February 13, 2009 Avalanche Advisory
Posted Friday February 13th, 2009 at 0600.
Good morning! This is Steve Karkanen at the West Central Montana Avalanche Center with the avalanche advisory for February 13th, 2009. This information is the sole responsibility of the Forest Service and does not apply to operating ski areas. The avalanche danger rating expires at midnight tonight. Expect avalanche conditions to change as weather conditions change. Our advisory area includes the Bitterroot Mountains from Lost Trail Pass North to near Lookout Pass, the Rattlesnake Mountains and the Southern Swan and Mission Mountains near Seeley Lake. Avalanche information about the St. Regis Basin can be found on the Idaho Panhandle National Forest Avalanche Center website.
Weather and Snowpack Analysis
During the past 4 days all mountain locations received very light snowfall and experienced diminished winds. Observers report good skiing and riding conditions and continued strengthening of the deeply buried facets we have been talking about since December. We received several excellent reports from skiers and riders in the Bitterroot and on Wisherd Ridge (near Sheep Mountain NE of Missoula) all of whom reported loose snow avalanching on steep open slopes. This activity is occurring on slopes steeper than 40° and is involving the newest storm snow, which in most areas is less than about 8”. It fails on the interface of the new snow and faceted crystals or surface hoar on a prominent sun crust that formed several days ago. Some isolated locations, such as Wisherd Ridge, appear to have received a bit more snowfall (up to 14”) and have more potential for a soft slab already set up on this weak layer.
This will be a serious avalanche problem once a slab forms. The ease of the new loose snow failing on these facets is a huge indicator of what’s to come when we receive several inches of heavy snow or high wind. At this point, all we really need is a high wind to lay down a stiff wind slab on the weaker (and now protected) surface hoar and facets associated with the upper level crust.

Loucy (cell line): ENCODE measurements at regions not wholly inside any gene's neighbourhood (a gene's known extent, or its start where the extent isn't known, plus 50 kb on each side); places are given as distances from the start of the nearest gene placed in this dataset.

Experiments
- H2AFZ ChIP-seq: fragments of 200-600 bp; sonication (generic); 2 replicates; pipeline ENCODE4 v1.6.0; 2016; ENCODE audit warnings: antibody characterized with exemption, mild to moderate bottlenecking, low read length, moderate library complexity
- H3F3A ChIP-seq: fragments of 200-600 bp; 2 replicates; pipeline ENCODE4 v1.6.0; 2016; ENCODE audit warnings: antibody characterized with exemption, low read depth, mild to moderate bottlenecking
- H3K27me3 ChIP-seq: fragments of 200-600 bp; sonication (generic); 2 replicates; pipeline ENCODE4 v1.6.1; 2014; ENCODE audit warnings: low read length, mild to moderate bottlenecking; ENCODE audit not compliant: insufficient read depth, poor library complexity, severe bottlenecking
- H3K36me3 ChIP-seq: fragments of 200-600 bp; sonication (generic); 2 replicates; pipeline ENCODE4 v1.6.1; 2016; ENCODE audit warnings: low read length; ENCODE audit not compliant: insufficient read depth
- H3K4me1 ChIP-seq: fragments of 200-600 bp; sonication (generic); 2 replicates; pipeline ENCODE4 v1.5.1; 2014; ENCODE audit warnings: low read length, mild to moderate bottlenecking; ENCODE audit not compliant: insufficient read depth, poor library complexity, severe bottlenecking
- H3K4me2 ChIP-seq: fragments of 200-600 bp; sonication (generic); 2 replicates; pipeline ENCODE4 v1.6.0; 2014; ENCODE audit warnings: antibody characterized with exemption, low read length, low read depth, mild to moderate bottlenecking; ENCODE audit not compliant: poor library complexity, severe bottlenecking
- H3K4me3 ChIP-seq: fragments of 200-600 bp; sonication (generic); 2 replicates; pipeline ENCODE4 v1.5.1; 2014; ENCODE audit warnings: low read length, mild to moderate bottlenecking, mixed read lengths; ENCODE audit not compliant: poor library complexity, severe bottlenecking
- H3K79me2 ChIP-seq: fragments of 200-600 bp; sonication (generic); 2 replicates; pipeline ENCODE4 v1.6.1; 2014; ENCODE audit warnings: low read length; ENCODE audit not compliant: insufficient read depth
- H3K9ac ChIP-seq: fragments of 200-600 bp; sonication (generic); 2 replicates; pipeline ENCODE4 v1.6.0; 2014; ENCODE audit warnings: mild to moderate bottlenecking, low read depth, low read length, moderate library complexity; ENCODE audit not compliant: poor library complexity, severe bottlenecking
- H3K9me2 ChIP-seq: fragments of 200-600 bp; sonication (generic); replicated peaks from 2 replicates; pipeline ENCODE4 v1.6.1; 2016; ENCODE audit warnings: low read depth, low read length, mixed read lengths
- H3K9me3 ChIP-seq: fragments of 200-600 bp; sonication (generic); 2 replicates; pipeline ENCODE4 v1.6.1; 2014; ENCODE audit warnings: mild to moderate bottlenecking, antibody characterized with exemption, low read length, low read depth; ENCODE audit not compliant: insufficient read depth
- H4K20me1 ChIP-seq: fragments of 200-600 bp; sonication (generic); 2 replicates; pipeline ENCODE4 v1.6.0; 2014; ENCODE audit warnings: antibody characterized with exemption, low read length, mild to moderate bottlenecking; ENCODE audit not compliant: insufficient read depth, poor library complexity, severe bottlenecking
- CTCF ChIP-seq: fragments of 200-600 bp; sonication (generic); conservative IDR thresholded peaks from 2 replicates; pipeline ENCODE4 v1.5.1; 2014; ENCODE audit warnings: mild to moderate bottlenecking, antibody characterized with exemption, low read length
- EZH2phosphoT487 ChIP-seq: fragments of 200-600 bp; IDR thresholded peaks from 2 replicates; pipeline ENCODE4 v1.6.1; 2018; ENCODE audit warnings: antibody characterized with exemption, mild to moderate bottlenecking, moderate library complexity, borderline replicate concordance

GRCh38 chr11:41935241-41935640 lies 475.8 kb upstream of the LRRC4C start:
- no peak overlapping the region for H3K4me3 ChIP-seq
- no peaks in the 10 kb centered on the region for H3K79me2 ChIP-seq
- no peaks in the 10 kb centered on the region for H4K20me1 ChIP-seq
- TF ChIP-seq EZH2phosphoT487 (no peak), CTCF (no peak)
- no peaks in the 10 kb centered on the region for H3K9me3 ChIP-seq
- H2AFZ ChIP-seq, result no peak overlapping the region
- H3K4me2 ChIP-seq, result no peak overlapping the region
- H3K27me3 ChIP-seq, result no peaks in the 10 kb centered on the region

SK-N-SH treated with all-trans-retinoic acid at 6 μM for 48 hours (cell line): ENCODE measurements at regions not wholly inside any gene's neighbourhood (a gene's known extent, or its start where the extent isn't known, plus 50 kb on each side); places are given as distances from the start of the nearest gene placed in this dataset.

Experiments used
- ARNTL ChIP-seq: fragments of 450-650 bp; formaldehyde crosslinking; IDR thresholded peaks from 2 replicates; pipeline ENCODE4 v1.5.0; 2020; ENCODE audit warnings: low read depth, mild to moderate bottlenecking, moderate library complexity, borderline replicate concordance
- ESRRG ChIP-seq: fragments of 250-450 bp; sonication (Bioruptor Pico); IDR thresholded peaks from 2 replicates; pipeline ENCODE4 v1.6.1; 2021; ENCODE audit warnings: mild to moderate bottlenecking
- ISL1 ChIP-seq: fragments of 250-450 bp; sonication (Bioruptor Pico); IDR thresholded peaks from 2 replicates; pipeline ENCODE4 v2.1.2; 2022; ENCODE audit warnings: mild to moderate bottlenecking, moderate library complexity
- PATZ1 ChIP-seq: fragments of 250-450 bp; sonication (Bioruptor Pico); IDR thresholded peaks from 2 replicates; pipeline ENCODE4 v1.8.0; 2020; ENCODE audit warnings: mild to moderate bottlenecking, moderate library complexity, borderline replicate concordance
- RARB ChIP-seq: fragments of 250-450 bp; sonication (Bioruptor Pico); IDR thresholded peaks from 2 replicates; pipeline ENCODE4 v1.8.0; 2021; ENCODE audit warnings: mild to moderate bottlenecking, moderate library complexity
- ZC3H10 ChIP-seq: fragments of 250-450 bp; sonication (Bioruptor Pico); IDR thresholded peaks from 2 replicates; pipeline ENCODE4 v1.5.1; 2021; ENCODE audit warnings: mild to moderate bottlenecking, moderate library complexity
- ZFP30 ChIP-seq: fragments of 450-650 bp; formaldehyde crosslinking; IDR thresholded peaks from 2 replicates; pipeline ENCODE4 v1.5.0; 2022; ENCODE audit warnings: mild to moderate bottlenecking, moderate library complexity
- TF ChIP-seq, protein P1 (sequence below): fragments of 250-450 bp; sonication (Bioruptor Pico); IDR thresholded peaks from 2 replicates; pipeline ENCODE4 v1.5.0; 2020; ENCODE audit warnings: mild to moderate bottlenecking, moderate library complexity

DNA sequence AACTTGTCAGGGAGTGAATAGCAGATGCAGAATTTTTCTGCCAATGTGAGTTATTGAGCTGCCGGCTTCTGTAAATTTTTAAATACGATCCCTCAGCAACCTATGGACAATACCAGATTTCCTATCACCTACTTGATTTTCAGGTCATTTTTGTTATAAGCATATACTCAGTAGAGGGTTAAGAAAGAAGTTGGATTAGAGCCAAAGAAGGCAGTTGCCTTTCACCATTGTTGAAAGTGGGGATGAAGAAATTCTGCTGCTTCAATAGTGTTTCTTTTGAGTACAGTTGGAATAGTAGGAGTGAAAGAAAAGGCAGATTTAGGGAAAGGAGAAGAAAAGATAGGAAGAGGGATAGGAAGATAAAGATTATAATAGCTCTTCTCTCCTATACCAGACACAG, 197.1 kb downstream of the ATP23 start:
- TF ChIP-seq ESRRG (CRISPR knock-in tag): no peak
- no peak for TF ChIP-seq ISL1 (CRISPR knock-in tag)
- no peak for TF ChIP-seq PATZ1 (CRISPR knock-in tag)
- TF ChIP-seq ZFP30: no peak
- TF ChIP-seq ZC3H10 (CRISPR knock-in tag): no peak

Current Avalanche Danger
At all advisory area locations above 6000′ on wind loaded terrain steeper than 35°, the avalanche danger is MODERATE. Natural avalanches are unlikely but human triggered avalanches are possible. All other slopes have a LOW avalanche danger where natural avalanches are very unlikely and human triggered avalanches are unlikely. You can almost always find isolated pockets where it is possible to trigger an avalanche with the right amount of force, but why would you want to do that?
If temperatures warm up that alone will turn this light snow into a slab that is just thick enough to be dangerous. Right now, it’s really not much of a problem unless you’re in terrain where you could get knocked over a cliff or pushed through trees on a steep slope. Just be aware of this and don’t take any chances if you’re not an accomplished rider or skier.
Weather Forecast and Avalanche Outlook
The Missoula Office of the National Weather Service is forecasting a weak upper level flow through the weekend with a large upper level trough dominating the weather pattern for the Western US. Any significant moisture and instability will pass well south of our area through the weekend.
Expect avalanche conditions to remain similar and to slowly improve for the next few days. A significant new load on steep slopes from wind or storm snow will quickly raise the avalanche danger to considerable or high in areas where the above described weakness exists. Also keep in mind that many of the sheltered lower elevations that were in the fog during the inversion 2-3 weeks ago have an obvious buried surface hoar layer that will become reactive with a new load. This is most pronounced in the Lolo Creek drainage at elevations below 5000′.
If you have any information you’d like to share or have questions about anything related to snow safety, please contact us at [email protected].
The next avalanche advisory will be posted on Monday, February 16th, 2009.